NEWS30 June 2021

UKRI funds youth mental health research

News People UK Wellbeing Youth

UK – UK Research and Innovation (UKRI) has invested £24m into seven research projects to examine and improve teenagers’ mental health and wellbeing.

Young people mobile smartphone millennial_crop

The projects will aim to build understanding of mental health during adolescence and why mental health issues emerge, including why some young people are more susceptible than others.

The UKRI is supporting multi and inter-disciplinary research and innovation on issues such as improving social media to help teenagers’ mental health, and using the creative arts and visual tools to learn from and support young people.

It is hoped the projects can help build new approaches to improving adolescent wellbeing, educational attainment, sense of identity and social functioning.

The projects have been funded through the Strategic Priorities Fund, and have support from the Medical Research Council, Arts and Humanities Research Council and the Economic and Social Research Council.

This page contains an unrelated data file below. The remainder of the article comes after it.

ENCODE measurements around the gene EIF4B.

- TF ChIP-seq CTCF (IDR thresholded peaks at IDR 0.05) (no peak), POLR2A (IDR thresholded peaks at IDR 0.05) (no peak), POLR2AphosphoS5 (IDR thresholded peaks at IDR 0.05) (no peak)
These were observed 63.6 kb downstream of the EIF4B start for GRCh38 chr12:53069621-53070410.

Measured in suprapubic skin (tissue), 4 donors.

Funding awards include £3.9m for a programme on adolescent mental health and development in the digital world conducted by the University of Nottingham; £3.8m for a project by researchers at King’s College London (KCL) and the University of Edinburgh on eating disorders; and another £3.8m for a project examining the impacts of adverse childhood experiences from researchers at the University of Oxford and Falmouth University.

The UKRI has awarded £3.7m to a University of Exeter project developing an approach to university student wellbeing and mental health, and £3.3m for a KCL project examining adolescent resilience.

A University College London programme to develop a school-based preventative intervention for mental health has been granted £2.8m by UKRI, and £2.2m has gone to a University of Oxford and University of Bath led project centred on young people who have been in care.

Professor Dame Ottoline Leyser, chief executive of UKRI, said: “It is abundantly clear that more work is urgently needed to find effective ways to support the mental health of young people at a crucial stage in their lives.

“This portfolio of interdisciplinary projects will build the evidence and understanding that we need to combat debilitating mental illness in young people and allow them to fulfil their potential.”